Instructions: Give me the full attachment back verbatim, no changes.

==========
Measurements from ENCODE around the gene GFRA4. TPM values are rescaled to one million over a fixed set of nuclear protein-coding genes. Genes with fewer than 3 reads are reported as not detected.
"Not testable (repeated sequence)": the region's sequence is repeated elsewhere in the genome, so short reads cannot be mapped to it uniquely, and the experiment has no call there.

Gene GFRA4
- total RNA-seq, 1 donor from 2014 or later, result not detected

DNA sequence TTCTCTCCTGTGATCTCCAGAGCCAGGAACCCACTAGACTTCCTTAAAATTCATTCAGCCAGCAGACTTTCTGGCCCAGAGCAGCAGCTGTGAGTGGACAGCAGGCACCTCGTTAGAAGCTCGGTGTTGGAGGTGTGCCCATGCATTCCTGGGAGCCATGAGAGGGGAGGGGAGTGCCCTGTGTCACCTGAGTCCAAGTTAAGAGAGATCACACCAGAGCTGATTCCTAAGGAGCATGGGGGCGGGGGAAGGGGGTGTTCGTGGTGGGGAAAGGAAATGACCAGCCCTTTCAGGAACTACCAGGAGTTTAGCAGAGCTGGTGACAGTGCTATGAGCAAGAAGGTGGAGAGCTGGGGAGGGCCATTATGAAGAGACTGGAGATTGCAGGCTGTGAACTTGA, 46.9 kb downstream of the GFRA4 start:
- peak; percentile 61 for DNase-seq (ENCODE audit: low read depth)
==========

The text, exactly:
Measurements from ENCODE around the gene GFRA4. TPM values are rescaled to one million over a fixed set of nuclear protein-coding genes. Genes with fewer than 3 reads are reported as not detected.
"Not testable (repeated sequence)": the region's sequence is repeated elsewhere in the genome, so short reads cannot be mapped to it uniquely, and the experiment has no call there.

Gene GFRA4
- total RNA-seq, 1 donor from 2014 or later, result not detected

DNA sequence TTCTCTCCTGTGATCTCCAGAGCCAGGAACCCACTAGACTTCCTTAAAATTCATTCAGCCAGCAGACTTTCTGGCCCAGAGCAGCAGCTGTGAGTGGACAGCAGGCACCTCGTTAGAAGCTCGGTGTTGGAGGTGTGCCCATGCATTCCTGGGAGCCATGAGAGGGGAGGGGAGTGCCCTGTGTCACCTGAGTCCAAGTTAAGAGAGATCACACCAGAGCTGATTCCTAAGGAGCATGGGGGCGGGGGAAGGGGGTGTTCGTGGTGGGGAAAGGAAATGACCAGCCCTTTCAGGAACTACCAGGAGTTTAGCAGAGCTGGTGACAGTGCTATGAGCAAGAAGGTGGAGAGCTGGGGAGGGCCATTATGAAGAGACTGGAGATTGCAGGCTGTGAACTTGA, 46.9 kb downstream of the GFRA4 start:
- peak; percentile 61 for DNase-seq (ENCODE audit: low read depth)